Summary

Conflict Period:
Vietnam War 1
Branch:
Army 1
Rank:
Chief Shipfitter (Navy) OR Sergeant First Class (Army) 2
Birth:
26 Jun 1946 2
Death:
02 Sep 1975 2
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Personal Details

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Full Name:
Anthony Frank Housh 2
Birth:
26 Jun 1946 2
Male 2
Death:
02 Sep 1975 2
Cause: Air Loss, Crash - Land 2
Age at Death: 29 2
Body Recovered: Not recovered 2
Casualty Date: 19 Apr 1968 2
Casualty Type: Hostile, Died While Missing 2
Residence:
Hometown: Newton, IL 2
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Marriage:
Marital Status: Married 2
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Vietnam War 1

Branch:
Army 1
Rank:
Chief Shipfitter (Navy) OR Sergeant First Class (Army) 2
Battalion:
228th Sup Hel Bn 2
Company:
B Co 2
Enlistment Type:
Regular 2
Grade:
E7 2
Major Command:
1st Cav Div 2
Service:
Army 2
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Religion:
Roman Catholic 2
Race or Ethnicity:
Caucasian 2
Memorial Wall Location:
Line: 48 2
Panel: 50E 2

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Stories

The CH47 on which Anthony Housh was flight engineer and Michael Wallace was crew chief was hit by 50 calibre and 37 mm ground fire on its approach to the LZ. Housh and Wallace jumped from the aircraft from an altitude of 50-100 feet above the jungle canopy. The others were rescued. No trace of Housh and Wallace was ever found. They were declared Missing In Action. Source: http://www.pownetwork.org/bios/w/w003.htm

Added by ldrew

SFC Tony Housh Tony was a very good friend, we shared a bunker we lived in. Tony was launched for a mission after I was shot and my aircraft was no longer flyable. He is sorely missed and will never be forgotten by me. buzzkhat

Tony was a SFC E-7. His Specialty was an aircraft mechanic assigned as a flight engineer on a CH 47 Chinook. The province was Quang Tri and he was shot down in the Ashau Valley inbound to LZ Tiger.

When cleaning out my family home, I found my POW bracelet. The name on it is Anthony Housh, 4-19-68. I was 12 and feared the Vietnam War. At the age of 12 I wanted to remember those lost and think of their family. My mother lost a cousin in WWII and never heard from him. If any family member would like this bracelet, I will be glad to send it to them as a remembrance of others who appreciate his service.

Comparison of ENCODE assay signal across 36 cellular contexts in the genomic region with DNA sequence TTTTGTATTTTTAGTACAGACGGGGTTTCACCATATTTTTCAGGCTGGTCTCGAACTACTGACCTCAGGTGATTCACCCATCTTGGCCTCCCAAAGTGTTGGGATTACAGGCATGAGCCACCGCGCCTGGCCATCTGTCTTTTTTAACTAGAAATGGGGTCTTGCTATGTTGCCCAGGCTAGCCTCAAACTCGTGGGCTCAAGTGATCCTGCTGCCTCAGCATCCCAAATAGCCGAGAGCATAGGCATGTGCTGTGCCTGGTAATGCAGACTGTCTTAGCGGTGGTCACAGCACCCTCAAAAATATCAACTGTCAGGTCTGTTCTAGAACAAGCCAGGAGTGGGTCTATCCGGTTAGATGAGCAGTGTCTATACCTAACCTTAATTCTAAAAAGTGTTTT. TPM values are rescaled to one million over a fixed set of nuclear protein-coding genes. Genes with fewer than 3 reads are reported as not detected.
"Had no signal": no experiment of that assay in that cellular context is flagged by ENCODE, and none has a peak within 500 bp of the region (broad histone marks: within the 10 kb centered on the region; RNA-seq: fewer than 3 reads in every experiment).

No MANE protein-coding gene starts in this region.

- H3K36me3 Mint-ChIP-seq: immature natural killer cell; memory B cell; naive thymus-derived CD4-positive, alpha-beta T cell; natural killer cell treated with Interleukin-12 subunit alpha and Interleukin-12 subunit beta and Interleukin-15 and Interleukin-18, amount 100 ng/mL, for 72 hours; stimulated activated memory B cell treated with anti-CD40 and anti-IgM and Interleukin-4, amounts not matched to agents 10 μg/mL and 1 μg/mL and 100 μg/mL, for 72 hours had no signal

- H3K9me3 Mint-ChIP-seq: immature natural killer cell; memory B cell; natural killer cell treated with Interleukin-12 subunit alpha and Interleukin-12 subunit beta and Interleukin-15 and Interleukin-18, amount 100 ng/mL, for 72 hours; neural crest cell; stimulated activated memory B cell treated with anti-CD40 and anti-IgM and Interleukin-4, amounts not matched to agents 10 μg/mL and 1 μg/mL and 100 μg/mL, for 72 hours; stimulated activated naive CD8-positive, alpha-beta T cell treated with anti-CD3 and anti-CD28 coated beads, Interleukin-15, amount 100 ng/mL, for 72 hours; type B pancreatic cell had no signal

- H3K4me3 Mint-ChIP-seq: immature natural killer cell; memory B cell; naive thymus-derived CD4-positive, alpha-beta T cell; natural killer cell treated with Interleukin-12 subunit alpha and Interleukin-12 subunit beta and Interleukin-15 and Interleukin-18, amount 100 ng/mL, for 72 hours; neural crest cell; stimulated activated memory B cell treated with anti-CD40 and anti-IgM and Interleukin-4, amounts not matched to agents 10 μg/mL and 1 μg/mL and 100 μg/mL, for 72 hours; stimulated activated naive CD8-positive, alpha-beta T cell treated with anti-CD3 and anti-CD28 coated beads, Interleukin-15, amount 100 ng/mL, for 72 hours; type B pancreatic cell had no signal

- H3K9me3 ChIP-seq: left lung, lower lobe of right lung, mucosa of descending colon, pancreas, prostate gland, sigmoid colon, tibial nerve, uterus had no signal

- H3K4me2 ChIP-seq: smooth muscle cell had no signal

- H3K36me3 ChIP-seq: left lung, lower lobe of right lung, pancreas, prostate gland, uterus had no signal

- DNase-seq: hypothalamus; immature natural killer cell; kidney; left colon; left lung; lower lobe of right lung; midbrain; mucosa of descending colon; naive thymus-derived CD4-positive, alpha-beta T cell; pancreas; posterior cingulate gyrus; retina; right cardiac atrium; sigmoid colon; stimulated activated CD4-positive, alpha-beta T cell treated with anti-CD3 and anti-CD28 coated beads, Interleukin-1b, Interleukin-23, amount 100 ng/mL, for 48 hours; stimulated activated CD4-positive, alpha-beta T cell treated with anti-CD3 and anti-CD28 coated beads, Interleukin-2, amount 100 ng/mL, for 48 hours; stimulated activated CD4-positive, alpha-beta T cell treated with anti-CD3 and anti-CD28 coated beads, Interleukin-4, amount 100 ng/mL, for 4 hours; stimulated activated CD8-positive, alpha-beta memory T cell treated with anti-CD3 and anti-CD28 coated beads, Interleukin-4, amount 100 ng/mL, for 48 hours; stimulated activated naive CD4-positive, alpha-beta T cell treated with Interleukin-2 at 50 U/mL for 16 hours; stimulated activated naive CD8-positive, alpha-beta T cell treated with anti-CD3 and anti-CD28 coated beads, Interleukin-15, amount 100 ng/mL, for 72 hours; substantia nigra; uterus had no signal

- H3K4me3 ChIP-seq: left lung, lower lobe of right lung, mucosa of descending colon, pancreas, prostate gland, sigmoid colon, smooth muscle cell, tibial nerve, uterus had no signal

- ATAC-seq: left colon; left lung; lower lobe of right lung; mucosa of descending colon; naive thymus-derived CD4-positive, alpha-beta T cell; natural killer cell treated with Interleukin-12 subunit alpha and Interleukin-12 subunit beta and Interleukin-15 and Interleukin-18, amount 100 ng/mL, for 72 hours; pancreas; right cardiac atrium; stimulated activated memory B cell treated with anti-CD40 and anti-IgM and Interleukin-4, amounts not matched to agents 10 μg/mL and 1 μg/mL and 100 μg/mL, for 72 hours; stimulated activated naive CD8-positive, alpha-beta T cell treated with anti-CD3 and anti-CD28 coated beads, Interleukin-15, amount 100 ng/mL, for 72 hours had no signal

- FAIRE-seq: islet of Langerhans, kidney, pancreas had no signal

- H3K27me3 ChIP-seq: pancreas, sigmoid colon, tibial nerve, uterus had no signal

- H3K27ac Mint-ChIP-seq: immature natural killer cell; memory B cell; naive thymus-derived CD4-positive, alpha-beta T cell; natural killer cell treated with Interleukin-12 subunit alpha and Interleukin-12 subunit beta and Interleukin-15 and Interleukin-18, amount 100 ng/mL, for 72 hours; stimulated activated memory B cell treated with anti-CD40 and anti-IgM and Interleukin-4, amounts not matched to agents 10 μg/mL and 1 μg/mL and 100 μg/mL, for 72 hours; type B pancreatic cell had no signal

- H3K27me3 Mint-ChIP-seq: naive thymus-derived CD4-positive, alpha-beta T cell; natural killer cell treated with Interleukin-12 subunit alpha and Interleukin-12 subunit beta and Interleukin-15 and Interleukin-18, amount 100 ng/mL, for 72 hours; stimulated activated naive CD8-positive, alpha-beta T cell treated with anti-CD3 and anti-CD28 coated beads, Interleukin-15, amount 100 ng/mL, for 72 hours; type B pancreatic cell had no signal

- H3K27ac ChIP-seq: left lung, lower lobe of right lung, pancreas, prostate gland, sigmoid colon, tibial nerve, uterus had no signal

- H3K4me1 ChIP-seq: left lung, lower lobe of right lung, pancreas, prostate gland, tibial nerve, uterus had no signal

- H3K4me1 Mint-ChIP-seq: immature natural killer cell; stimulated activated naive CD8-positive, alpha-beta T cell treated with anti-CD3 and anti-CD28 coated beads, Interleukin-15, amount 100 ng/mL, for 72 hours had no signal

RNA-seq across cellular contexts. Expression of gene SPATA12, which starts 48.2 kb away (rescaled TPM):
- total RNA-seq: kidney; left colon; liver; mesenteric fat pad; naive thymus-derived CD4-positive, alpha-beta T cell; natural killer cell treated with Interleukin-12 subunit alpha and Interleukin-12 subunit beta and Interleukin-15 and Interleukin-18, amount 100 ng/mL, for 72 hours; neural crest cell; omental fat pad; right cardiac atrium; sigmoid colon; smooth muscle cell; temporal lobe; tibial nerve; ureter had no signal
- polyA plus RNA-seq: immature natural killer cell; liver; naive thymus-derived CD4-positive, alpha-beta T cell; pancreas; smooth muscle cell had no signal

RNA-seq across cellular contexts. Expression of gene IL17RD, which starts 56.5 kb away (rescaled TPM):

Notes from The Virtual Wall Landing Zone Tiger was located in the upper reaches of the A Shau Valley. Following the initial air assaults, larger helicopters were needed for resupply. Three of the aircraft, all hampered by sling loads, were shot down as they approached the LZ:
    • CH-47A (tail number 64-13124, A Company, 228th Avn Bn) received small arms fire from the ground and crashed. The pilot and co-pilot were able to crawl away from the wreckage, but three other crewmen were not found:
      • SSG Douglas Randolph Blodgett, gunner
      • SP5 William Roy Dennis, flight engineer
      • SSG Jesus Armando Gonzalez, crew chief


    • CH-47A (tail number 66-19063, B Company, 228th Avn Bn) was hit by 37mm rounds in the aft pylon area during approach. The aircraft was in flames as it descended. The flight engineer and crew chief jumped while the aircraft was still 50 feet or more above the treetops. Their bodies were not found. The other three crewmen, although injured, survived the crash. Lost were

    • CH-54A (tail number 64-14205, 478th Avn Company (Heavy Helicopter) was on approach to the landing zone when an explosion occurred in the cockpit. The aircraft crashed against a cliffside about a mile distant from the LZ. The crash was not survivable. Four men were lost:

At day's end, the heavy helicopter companies had five injured and nine missing in action. Four of the MIAs - Major Lord, CW4 Millard, MSG Werdehoff, and SP6 Shafer - have been repatriated; the five men from the two CH-47s remain among the missing as of 03 Sep 2002.

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